The Tragical Tale of Birdie Bloom by Temre Beltz

In the fairy-tale kingdom of Wanderly, everyone has a role.

Birdie Bloom is a Tragical—an orphan doomed to an unhappy ending.

Agnes Prunella Crunch is a witch. The wicked kind.

In Wanderly, a meeting between a witch and a Tragical can only end one way: tragically. But lately, Birdie and Agnes have both been searching for something more. And with the help of some mysterious Winds, a few wayward letters, and a very unusual book, they might just find the kingdom’s unlikeliest friendship—and together, rewrite their story for good.

 

 

The Mighty Heart of Sunny St. James by Ashley Herring Blake

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Twelve-year-old Sunny St. James navigates heart surgery, reconnections with a lost mother, first kisses, and emerging feelings for another girl in this stunning, heartfelt novel–perfect for fans of Ali Benjamin and Erin Entrada Kelly.

When Sunny St. James receives a new heart, she decides to set off on a “New Life Plan”: 1) do awesome amazing things she could never do before; 2) find a new best friend; and 3) kiss a boy for the first time.

Her “New Life Plan” seems to be racing forward, but when she meets her new best friend Quinn, Sunny questions whether she really wants to kiss a boy at all. When the reemergence of her mother, Sunny begins a journey to becoming the new Sunny St. James.

This sweet, tender novel dares readers to find the might in their own hearts.

 

 

Hurricane Season by Nicole Melleby

This debut novel—about taking risks and facing danger, about love and art, and about growing up and coming out—will make its way straight into your heart.

Fig, a sixth grader, wants more than anything to see the world as her father does. The once-renowned pianist, who hasn’t composed a song in years and has unpredictable good and bad days, is something of a mystery to Fig. Though she’s a science and math nerd, she tries taking an art class just to be closer to him, to experience life the way an artist does. But then Fig’s dad shows up at school, disoriented and desperately searching for Fig. Not only has the class not brought Fig closer to understanding him, it has brought social services to their door.

Diving into books about Van Gogh to understand the madness of artists, calling on her best friend for advice, and turning to a new neighbor for support, Fig continues to try everything she can think of to understand her father, to save him from himself, and to find space in her life to discover who she is even as the walls are falling down around her.

Nicole Melleby’s Hurricane Season is a stunning novel about a girl struggling to be a kid as pressing adult concerns weigh on her. It’s also about taking risks and facing danger, about love and art, and about coming of age and coming out. And more than anything else, it is a story of the healing power of love—and the limits of that power.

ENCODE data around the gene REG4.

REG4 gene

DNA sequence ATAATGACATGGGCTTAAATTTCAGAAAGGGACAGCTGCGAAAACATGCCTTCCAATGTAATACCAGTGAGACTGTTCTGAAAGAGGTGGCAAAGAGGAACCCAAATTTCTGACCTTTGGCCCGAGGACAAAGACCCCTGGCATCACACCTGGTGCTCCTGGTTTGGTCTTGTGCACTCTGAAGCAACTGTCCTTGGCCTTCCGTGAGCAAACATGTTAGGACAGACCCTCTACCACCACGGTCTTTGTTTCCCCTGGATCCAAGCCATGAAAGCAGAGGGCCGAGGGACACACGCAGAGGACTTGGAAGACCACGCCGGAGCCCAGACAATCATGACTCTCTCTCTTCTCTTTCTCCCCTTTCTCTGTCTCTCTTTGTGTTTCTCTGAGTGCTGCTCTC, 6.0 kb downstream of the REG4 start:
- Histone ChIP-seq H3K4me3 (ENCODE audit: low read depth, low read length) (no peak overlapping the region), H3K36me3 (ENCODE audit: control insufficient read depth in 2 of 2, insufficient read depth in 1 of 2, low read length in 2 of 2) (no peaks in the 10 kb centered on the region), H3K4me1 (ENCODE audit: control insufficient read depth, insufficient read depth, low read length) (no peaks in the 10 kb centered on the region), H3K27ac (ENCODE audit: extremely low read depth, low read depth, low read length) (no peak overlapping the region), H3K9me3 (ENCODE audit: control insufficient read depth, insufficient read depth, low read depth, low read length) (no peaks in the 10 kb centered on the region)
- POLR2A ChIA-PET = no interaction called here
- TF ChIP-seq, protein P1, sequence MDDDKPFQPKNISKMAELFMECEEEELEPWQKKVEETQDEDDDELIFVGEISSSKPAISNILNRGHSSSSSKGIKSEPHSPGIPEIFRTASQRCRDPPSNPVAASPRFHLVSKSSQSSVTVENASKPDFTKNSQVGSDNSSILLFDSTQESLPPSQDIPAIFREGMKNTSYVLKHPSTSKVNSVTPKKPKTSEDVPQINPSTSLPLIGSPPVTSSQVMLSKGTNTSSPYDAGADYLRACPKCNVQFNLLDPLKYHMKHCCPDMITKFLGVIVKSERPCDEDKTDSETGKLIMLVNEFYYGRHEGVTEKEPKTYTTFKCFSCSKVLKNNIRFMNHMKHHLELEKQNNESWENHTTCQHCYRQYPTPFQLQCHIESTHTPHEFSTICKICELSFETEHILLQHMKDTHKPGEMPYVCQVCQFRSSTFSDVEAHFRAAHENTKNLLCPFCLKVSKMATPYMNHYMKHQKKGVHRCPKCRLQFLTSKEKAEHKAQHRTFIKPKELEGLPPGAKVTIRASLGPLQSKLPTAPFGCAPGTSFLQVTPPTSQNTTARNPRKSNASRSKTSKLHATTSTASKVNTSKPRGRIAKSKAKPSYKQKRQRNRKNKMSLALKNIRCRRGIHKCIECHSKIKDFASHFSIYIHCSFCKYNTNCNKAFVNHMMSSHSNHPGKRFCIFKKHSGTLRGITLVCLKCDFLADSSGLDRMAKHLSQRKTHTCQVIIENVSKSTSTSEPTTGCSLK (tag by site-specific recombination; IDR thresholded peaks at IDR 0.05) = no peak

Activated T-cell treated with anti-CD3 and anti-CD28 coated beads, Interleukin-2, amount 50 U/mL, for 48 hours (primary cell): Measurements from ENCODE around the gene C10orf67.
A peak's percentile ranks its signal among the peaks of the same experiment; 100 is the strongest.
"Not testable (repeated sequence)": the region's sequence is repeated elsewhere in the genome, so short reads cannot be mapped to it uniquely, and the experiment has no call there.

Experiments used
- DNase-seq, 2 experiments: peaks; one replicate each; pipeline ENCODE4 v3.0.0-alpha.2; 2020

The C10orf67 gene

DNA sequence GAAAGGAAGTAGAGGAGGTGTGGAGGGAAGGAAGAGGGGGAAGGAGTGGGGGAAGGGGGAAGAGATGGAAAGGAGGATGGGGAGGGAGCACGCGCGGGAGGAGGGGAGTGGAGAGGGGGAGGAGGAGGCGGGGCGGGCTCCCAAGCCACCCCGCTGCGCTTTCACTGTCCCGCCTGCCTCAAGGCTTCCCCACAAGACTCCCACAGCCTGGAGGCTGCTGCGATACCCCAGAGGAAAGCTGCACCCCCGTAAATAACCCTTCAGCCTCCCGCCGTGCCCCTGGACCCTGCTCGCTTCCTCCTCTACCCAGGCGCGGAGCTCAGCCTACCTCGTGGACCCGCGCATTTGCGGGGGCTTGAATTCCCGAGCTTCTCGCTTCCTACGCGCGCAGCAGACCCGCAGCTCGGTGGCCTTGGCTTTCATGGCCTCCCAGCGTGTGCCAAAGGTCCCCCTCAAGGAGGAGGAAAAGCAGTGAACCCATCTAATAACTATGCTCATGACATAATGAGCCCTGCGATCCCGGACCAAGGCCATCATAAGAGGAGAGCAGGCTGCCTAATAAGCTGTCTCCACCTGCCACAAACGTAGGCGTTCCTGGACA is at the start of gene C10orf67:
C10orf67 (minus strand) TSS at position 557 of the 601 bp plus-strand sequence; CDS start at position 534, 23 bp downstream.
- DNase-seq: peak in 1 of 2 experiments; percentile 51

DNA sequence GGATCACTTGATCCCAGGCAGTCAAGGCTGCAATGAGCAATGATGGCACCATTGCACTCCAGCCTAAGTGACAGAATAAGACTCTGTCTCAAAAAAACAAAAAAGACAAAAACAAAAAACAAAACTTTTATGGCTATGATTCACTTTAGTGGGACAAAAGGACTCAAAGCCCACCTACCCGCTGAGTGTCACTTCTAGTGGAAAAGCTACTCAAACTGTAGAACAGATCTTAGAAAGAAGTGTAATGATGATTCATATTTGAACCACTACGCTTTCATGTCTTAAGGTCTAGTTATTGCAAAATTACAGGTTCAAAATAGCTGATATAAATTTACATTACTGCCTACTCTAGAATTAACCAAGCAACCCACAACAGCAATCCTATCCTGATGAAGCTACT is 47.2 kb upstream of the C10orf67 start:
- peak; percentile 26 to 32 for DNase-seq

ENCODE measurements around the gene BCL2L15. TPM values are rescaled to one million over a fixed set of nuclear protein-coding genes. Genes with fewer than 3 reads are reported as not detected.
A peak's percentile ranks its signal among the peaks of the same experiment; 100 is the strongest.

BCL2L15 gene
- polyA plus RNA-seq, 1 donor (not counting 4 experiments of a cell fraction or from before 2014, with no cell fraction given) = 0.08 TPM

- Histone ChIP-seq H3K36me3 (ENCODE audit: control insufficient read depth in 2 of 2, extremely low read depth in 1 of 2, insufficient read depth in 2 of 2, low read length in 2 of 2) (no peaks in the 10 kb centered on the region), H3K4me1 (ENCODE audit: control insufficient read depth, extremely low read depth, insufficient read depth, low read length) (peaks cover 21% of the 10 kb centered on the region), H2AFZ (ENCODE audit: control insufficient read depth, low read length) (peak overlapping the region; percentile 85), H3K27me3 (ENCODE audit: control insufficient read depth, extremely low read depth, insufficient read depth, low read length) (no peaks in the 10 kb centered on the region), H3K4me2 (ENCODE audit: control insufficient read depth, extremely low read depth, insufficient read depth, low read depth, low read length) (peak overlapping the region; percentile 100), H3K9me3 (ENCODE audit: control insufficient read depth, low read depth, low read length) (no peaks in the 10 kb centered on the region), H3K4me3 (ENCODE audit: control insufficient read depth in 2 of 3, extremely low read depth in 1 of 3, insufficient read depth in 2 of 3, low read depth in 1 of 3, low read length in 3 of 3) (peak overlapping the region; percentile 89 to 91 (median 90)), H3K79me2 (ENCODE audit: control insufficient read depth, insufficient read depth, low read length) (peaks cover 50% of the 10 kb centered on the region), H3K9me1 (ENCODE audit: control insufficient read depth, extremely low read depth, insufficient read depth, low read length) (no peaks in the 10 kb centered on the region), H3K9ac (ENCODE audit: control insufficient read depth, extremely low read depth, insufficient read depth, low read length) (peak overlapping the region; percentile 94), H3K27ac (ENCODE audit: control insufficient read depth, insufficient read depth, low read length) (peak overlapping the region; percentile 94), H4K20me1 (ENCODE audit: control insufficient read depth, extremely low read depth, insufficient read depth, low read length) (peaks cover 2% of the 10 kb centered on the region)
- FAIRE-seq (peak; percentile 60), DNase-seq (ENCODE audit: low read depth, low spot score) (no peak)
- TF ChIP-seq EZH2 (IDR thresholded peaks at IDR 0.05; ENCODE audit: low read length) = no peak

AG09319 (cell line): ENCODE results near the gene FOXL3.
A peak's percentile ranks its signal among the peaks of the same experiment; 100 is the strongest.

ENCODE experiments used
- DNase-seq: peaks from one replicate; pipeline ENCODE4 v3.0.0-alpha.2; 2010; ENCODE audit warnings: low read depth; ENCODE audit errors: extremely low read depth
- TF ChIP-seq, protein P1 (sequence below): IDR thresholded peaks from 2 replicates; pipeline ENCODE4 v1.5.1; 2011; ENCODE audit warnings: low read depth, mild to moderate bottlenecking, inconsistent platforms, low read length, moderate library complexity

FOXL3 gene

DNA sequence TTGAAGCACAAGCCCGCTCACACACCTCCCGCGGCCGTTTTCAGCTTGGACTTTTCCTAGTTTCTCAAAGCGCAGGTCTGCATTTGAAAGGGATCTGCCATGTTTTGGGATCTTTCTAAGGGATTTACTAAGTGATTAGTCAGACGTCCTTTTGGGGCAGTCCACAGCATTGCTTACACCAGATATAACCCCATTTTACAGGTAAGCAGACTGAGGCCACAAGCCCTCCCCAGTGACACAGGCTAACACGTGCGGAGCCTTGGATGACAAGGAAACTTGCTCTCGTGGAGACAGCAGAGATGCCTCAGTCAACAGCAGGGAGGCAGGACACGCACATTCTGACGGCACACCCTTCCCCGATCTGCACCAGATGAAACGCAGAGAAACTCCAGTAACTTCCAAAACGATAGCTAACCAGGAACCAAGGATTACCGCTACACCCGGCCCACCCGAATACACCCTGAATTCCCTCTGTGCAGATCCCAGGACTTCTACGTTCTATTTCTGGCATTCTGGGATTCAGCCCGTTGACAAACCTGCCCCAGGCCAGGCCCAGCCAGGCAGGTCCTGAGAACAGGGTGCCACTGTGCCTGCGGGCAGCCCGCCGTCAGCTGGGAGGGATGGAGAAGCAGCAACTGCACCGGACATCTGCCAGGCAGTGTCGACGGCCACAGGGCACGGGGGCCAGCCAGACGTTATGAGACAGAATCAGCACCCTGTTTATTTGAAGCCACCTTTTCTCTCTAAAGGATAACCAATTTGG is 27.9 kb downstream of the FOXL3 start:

The Moon Within by Aida Salazar

Celi Rivera’s life swirls with questions. About her changing body. Her first attraction to a boy. And her best friend’s exploration of what it means to be genderfluid.

But most of all, her mother’s insistence she have a moon ceremony when her first period arrives. It’s an ancestral Mexica ritual that Mima and her community have reclaimed, but Celi promises she will NOT be participating. Can she find the power within herself to take a stand for who she wants to be?

A dazzling story told with the sensitivity, humor, and brilliant verse of debut talent Aida Salazar.

 

 

The Thirteen Witches by Jodi Lynn Anderson (no cover)

Simon Pulse has bought a new middle grade trilogy, The Thirteen Witches, by Jodi Lynn Anderson, in which an 11-year-old girl, trying to solve the mystery of her mother’s lost memory, discovers a layer underneath reality in which good and evil struggle in a battle between 13 witches and a benevolent goddess who lives on the moon. The trilogy is set to launch in spring 2019.

 

 

Are any of these on your TBR?  Do you enjoy reading MG?  What are some of your favorites?

 

 

 

 

 

 

Author: confessionsofayareader

I'm Kristi. I'm a wife, mom, and grandma. I have been breeding leopard geckos for ten years. I love to read and have been trying to review more books (the reason for this blog besides wanting to talk about books with everyone). I also love music and going to concerts, mostly punk and pop punk.

29 thoughts on “Anticipated 2019 Middle Grade Books”

  1. I don’t read much MG, but I always enjoy it when I do. I’m also very interested in reading jasmine Warga’s first MG book, as My Heart and Other Black Holes is one of my favorite books. Great list 🙂

    Liked by 1 person

      1. Oh yes! Refugee by Alan Gratz, Inside Out and Back Again, Stella By Starlight, Jefferson’s Sons, Wonder, Crenshaw, Wish Tree, The War That Saved My Life, The War I Finally Won, Bridge to Teribithia, Love That Dog…..so many! I know I have more on the list! 🙌

        Liked by 1 person

      2. Thanks! I have Amal Unbound on my TBR ….. I started Girl Who Drank The Moon and didn’t finish because magical realism isn’t my preferred genre….I may pick it up again. Thanks for the recs!

        Liked by 1 person